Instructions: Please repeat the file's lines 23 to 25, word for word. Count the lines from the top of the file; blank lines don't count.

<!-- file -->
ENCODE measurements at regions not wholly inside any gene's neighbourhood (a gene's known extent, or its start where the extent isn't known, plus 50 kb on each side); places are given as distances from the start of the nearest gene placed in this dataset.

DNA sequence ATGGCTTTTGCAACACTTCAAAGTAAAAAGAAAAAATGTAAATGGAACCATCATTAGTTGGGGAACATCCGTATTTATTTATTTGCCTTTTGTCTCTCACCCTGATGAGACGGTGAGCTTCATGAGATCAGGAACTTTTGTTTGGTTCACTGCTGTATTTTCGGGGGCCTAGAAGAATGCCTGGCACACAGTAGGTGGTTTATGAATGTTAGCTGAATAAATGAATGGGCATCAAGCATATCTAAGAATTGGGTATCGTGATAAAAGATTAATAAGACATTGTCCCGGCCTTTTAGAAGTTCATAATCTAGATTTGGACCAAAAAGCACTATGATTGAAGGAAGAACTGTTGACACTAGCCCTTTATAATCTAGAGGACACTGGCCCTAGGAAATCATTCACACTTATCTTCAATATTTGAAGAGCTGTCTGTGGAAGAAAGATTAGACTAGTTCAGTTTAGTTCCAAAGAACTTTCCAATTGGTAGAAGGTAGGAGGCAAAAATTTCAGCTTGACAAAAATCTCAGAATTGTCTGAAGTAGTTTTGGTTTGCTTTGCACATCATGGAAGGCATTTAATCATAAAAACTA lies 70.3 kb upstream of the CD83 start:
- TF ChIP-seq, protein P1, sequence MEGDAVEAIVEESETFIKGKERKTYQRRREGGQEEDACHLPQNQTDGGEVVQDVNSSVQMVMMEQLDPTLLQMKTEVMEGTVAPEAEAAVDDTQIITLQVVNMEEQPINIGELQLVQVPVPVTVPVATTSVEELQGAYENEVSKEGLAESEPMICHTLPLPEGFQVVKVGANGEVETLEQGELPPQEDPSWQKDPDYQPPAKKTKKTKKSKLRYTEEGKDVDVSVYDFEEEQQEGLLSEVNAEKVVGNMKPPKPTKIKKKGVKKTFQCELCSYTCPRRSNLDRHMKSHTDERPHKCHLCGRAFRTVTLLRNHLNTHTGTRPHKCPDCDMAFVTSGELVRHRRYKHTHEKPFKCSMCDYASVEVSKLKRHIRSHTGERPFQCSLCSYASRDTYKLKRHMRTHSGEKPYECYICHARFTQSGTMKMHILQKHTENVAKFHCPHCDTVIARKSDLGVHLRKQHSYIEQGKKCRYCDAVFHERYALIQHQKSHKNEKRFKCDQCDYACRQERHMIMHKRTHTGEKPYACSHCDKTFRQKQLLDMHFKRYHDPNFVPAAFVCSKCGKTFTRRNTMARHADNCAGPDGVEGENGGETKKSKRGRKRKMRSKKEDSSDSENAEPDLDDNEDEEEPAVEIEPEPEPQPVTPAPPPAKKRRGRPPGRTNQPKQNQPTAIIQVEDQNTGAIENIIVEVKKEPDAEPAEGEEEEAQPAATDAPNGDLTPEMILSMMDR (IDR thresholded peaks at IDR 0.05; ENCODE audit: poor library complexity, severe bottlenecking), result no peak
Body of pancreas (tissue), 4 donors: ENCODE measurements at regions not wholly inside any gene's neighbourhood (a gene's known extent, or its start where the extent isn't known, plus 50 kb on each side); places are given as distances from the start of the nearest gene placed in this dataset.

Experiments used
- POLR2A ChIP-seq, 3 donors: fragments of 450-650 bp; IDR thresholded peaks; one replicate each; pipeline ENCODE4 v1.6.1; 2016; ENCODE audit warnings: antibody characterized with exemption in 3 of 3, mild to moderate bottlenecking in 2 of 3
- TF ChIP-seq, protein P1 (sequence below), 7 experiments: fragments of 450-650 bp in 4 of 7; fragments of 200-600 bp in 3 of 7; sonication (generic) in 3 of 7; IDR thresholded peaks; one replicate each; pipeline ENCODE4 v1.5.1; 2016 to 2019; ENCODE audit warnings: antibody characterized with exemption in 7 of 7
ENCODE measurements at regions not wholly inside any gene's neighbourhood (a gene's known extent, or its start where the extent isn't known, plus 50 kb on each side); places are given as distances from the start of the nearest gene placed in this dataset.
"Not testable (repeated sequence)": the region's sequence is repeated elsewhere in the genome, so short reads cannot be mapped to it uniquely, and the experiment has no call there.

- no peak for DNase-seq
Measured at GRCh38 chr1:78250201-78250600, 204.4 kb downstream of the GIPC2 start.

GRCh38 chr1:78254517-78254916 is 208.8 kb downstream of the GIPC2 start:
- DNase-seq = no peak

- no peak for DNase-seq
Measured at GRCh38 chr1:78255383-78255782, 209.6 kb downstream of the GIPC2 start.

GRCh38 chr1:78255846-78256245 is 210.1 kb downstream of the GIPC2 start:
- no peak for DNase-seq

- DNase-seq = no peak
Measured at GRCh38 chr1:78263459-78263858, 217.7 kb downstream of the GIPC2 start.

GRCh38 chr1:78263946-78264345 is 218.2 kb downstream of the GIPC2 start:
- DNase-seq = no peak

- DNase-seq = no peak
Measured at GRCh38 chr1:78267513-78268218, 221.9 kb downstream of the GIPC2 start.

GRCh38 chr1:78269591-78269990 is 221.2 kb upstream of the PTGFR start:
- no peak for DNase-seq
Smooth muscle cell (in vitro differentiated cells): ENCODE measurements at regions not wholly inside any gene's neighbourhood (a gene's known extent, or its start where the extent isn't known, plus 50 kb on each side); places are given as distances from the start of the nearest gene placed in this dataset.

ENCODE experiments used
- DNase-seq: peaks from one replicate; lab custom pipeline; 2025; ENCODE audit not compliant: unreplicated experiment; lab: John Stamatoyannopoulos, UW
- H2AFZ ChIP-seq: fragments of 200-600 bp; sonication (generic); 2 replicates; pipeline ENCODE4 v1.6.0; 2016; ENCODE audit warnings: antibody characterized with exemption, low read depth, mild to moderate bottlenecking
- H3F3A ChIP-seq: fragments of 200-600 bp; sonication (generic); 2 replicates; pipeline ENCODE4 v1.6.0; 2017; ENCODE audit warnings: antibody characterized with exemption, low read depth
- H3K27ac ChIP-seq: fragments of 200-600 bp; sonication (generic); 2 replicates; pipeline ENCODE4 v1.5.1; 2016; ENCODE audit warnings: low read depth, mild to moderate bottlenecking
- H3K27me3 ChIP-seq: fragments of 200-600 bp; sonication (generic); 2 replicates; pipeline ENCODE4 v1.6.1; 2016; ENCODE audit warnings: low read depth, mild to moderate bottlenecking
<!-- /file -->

Measured at GRCh38 chr1:78267513-78268218, 221.9 kb downstream of the GIPC2 start.

GRCh38 chr1:78269591-78269990 is 221.2 kb upstream of the PTGFR start:
- no peak for DNase-seq